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Re: What if Riemann's prime-counting formula was not the best?

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  • djbroadhurst
    ... Please use plain text in messages to this list, else you may not be understood. Here I provide [N, pi(10^N), R(10^N)] [10, 455052511, 455050683] [11,
    Message 1 of 16 , Jul 28 12:11 PM
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      --- In primenumbers@yahoogroups.com,
      Chris De Corte <chrisdecorte@...> wrote:

      > please provide me with 10 N, 10 pi(x) and  10 best Riemann's
      > approximations and I will try to calculate a new alpha and beta.

      Please use plain text in messages to this list, else
      you may not be understood. Here I provide

      [N, pi(10^N), R(10^N)]
      [10, 455052511, 455050683]
      [11, 4118054813, 4118052495]
      [12, 37607912018, 37607910542]
      [13, 346065536839, 346065531066]
      [14, 3204941750802, 3204941731602]
      [15, 29844570422669, 29844570495887]
      [16, 279238341033925, 279238341360977]
      [17, 2623557157654233, 2623557157055978]
      [18, 24739954287740860, 24739954284239494]
      [19, 234057667276344607, 234057667300228940]
      [20, 2220819602560918840, 2220819602556027015]
      [21, 21127269486018731928, 21127269485932299724]
      [22, 201467286689315906290, 201467286689188773625]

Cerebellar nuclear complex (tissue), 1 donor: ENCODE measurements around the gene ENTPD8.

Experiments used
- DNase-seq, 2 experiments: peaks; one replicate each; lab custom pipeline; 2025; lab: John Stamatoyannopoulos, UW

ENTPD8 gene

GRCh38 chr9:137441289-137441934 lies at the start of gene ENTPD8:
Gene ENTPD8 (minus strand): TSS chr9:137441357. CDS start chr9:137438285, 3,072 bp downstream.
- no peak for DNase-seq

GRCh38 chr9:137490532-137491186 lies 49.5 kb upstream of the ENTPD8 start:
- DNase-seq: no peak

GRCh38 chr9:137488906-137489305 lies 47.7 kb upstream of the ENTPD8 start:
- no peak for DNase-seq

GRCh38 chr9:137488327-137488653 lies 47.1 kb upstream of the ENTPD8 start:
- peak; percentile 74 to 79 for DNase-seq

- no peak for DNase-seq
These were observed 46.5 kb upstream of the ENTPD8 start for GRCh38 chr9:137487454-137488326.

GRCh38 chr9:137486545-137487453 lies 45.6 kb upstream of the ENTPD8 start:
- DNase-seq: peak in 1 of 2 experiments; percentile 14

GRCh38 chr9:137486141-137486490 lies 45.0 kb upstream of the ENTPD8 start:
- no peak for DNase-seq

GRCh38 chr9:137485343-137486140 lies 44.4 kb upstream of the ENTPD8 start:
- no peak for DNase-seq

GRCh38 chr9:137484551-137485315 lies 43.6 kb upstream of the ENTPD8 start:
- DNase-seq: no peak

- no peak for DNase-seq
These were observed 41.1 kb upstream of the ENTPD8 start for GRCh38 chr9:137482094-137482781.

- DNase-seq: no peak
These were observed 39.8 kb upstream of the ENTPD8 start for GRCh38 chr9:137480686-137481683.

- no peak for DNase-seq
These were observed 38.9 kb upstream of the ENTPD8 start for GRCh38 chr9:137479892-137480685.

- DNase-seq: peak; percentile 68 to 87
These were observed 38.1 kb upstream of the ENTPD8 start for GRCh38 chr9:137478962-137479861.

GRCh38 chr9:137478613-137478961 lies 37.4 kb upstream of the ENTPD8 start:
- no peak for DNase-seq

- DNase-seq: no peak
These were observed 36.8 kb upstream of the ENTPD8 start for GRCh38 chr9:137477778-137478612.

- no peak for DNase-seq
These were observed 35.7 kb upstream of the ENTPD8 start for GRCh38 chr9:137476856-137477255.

[23, 1925320391606803968923, 1925320391607837268776]
      [24, 18435599767349200867866, 18435599767347541878147]
      [25, 176846309399143769411680, 176846309399141934626966]

      where

      R(x)=round(1+suminf(k=1,log(x)^k/(zeta(k+1)*k*k!)));

      David
    • Chris De Corte
      Hi, This is the result: N Pi(x) R(x) Power 10 1E+10 455052511 455050683 420213980 11 1E+11 4118054813 4118052495 3951369042 12 1E+12 37607912018 37607910542
      Message 2 of 16 , Jul 28 12:59 PM
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        Hi,

        This is the result:

        N Pi(x) R(x) Power
        10 1E+10 455052511 455050683 420213980
        11 1E+11 4118054813 4118052495 3951369042
        12 1E+12 37607912018 37607910542 37155635094
        13 1E+13 3.46066E+11 3.46066E+11 349383012475
        14 1E+14 3.20494E+12 3.20494E+12 3285329105477
        15 1E+15 2.98446E+13 2.98446E+13 30892707847616
        16 1E+16 2.79238E+14 2.79238E+14 290491262067780
        17 1E+17 2.62356E+15 2.62356E+15 2731556383920000
        18 1E+18 2.474E+16 2.474E+16 25685455133563200
        19 1E+19 2.34058E+17 2.34058E+17 241526262940073000
        20 1E+20 2.22082E+18 2.22082E+18 2271127195778980000
        21 1E+21 2.11273E+19 2.11273E+19 21355933208335000000
        22 1E+22 2.01467E+20 2.01467E+20 200814769003914000000
        23 1E+23 1.92532E+21 1.92532E+21 1888307621900430000000
        24 1E+24 1.84356E+22 1.84356E+22 17756192398666400000000
        25 1E+25 1.76846E+23 1.76846E+23 166965575334147000000000

        alpha 0.07774984570
        beta 0.9732770961
        correlation R(x) 1.00000000000
        correlation power 0.999997766
        So, yes, Riemann function is better in this test.
        I also attach the excel for those who can open it.